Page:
CHICAGO — A lot has changed in Trevion Williams’ hometown. The Chicago native and former Purdue standout almost couldn’t recognize the city he grew up in while participating in the NBA Draft Combine at Wintrust Arena from May 18-20.
Williams likened it to being “out of town” with new buildings in places he’d never seen before, but one thing that hasn’t changed is what the city instilled in him.
“If you’ve ever been to a park anywhere in Chicago, it’s something you don’t want to see,” Williams said. “It’s really intense. Obviously, you’re in a park, there’s no fouls called so it makes you tougher. So I grew up playing in the park as much as I could, but after a while my mom told me I wasn’t allowed to go because, obviously, the violence was very high growing up. But it kind of makes me who I am, just having that toughness.”
Doyel:Smile, Purdue fans. Your seniors just beat IU on senior day. But we get the nerves.
That grit followed Williams when he fled Chicago — due to his uncle, Tyjuan Lewis, being shot and killed on Sept. 20, 2015 — and finished high school in Michigan. He became a star at Henry Ford Academy in Detroit over his final two prep seasons and earned several Division I scholarship offers before continuing his career at Purdue.
The 6-9 forward had a breakout junior season, averaging career-highs of 15.5 points and 9.1 rebounds, and was named First Team All-Big Ten. But last season, Williams came off the bench and had his minutes cut from roughly 25 to 20. He made the most of his opportunity with 12.0 points and 7.4 rebounds per game en route to receiving Big Ten Sixth Man of the Year and Second Team All-Big Ten honors, which is a feat Williams believes could define the next stage of his career.
The 21-year-old said his sacrifices at Purdue proves he’ll accept any role in the NBA, but unlike his last season with the Boilermakers, the combine allowed him to show scouts his entire skill set. Williams was a full participant, competing in athletic drills and testing as well as two scrimmages with other prospects.
“I feel like I’m the best ball-handler and passer out of the big men here,” Williams said. “I don’t like to kind of put myself above everybody. I’m a very humble guy, but playing at Purdue a lot of people haven’t seen what I really can do, so being here, it’s special. Being here just allows you to be more free on the court.”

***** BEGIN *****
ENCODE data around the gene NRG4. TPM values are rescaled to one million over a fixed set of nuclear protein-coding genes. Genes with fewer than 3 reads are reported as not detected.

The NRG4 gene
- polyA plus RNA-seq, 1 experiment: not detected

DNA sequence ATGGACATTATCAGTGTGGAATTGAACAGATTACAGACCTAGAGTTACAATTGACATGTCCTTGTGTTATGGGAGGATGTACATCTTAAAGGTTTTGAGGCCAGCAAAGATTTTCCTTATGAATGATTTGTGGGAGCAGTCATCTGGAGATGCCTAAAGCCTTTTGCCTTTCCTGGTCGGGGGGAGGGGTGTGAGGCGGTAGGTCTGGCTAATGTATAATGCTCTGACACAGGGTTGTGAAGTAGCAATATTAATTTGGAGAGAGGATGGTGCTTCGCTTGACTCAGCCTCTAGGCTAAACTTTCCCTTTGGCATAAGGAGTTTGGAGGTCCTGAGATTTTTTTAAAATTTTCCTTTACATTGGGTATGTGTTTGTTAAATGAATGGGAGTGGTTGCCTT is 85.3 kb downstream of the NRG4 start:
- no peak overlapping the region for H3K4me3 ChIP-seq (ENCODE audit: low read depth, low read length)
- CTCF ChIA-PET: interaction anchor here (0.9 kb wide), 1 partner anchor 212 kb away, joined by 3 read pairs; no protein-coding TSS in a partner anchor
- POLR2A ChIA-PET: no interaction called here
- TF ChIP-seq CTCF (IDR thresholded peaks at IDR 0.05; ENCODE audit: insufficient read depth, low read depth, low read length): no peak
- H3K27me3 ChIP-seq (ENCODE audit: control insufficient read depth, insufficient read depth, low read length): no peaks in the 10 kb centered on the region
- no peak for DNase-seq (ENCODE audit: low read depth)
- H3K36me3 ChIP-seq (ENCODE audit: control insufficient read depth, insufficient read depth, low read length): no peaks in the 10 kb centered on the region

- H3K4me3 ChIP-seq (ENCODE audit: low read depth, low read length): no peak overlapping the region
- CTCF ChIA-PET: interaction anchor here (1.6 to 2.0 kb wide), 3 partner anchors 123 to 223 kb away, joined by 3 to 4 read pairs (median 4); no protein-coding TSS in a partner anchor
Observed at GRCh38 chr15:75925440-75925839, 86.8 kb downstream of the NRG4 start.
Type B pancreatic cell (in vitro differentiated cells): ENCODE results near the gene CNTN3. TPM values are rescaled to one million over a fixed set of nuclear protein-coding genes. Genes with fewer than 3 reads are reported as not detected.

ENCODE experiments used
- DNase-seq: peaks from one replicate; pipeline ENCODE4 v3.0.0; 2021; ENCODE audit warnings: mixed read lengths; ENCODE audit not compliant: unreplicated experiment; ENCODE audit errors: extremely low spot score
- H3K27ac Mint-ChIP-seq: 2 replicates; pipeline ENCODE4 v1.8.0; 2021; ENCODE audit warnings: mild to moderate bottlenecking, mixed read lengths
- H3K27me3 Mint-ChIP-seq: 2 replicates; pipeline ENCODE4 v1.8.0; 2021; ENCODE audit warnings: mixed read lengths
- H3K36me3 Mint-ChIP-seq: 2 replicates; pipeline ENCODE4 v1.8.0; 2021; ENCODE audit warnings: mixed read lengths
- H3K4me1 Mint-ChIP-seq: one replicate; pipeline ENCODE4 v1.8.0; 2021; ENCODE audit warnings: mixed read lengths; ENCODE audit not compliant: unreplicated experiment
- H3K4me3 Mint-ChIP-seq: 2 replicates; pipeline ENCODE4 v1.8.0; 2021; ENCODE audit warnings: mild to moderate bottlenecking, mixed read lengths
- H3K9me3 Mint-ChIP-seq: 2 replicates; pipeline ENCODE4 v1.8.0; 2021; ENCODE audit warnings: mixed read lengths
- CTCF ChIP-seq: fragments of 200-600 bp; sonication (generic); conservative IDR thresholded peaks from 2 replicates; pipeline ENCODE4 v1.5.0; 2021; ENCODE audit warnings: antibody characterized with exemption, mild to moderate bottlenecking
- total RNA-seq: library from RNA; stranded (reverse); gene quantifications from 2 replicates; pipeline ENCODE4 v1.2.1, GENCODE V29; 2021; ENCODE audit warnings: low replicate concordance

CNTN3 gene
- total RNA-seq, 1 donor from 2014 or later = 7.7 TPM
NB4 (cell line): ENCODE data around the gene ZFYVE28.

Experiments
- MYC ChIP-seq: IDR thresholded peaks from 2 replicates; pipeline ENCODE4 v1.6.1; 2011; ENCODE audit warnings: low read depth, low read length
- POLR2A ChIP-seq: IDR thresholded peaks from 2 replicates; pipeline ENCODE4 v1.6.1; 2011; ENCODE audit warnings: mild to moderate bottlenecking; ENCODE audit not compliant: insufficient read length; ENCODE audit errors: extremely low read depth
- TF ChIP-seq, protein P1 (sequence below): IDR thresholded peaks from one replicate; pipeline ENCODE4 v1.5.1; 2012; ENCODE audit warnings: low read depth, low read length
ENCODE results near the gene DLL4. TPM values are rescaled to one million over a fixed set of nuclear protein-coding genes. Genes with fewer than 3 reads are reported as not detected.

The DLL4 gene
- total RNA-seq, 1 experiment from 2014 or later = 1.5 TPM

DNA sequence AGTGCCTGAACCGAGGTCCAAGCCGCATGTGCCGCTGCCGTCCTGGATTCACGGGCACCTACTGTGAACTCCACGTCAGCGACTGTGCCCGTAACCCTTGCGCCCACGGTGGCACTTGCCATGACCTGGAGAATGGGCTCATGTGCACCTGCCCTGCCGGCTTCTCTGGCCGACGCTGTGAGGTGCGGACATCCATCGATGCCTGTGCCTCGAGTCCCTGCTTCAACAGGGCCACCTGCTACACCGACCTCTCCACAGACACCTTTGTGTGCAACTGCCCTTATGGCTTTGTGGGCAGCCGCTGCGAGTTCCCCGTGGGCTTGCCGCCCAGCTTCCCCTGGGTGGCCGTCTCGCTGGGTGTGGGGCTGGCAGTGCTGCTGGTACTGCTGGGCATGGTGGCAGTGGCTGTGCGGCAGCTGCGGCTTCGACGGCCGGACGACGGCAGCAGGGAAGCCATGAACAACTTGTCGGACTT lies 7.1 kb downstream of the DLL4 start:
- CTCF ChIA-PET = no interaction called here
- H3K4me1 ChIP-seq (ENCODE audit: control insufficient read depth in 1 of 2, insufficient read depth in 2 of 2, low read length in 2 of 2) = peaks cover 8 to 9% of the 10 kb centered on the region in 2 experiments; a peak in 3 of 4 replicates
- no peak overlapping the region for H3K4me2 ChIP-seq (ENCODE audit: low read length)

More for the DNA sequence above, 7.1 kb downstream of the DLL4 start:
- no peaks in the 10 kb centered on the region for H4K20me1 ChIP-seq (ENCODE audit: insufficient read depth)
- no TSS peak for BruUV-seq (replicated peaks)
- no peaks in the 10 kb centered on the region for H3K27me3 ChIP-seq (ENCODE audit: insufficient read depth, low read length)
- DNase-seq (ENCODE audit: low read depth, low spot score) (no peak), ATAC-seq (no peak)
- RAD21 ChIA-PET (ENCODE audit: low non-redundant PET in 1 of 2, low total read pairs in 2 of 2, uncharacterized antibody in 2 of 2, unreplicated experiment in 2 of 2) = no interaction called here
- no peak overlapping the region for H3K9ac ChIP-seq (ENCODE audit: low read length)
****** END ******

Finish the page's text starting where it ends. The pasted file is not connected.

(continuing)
Williams averaged a career-high 3.0 assists last season and had a handful of eyepopping passes at the combine. He named reigning two-time league MVP Nikola Jokic, three-time NBA champion Draymond Green and former All-Star Julius Randle as players he models his game after in the NBA.
Another talented big man Williams thinks highly of is Milwaukee’s Bobby Portis, who spoke to prospects about the danger of being too trusting with the 2022 NBA Draft looming on June 23. Before Portis won a title with the Bucks last season, he was drafted 22nd overall by the Bulls in 2015. Williams is projected as a late second-round pick or may go undrafted.
The Pacers have the No. 6, No. 31 and No. 58 selections.
“I’m trying my hardest not to think about that,” Williams said. ” … (Portis) talked about how he went and worked out for teams and they told him, ‘Oh, we’re gonna pick you, and we want you,’ and those teams never ended up picking him. So whether I go second round or undrafted, man, it doesn’t matter to me. At the end of the day, I’m doing what I love. There’s plenty of guys in the NBA who are successful now and didn’t get drafted, so I’m never worried about that.”
Williams worked out for Bucks and the Celtics before the combine and had more workouts lined up with the Lakers, Kings and Warriors.
He said he’ll most likely watch the draft in Chicago with his inner circle, surrounded by the hardnosed parks that birthed his career. Williams added that it’s surreal to follow in the footsteps of fellow Chicago natives Derrick Rose and Jabari Parker, who were drafted first and second overall in 2008 and 2014, respectively.
He hopes to inspire the next wave of players from their hometown — the place he once left but always loved — like those two inspired him.
“I could’ve easily been one of those kids in the streets, easily been one of the kids not doing anything with my life,” Williams said. “A long time ago, I decided I wanted to play basketball, and my family made that very clear with me that, ‘You have a chance at this. You’re definitely the special one out of the family and just take advantage of your talents and God-given gifts.’ …
“It makes me feel good to see those kids smile and just have fun with the game. I remember being that kid that wanted to play with the grownups, that wanted to play with the older guys to better myself. So it’s all about remembering where you come from.”
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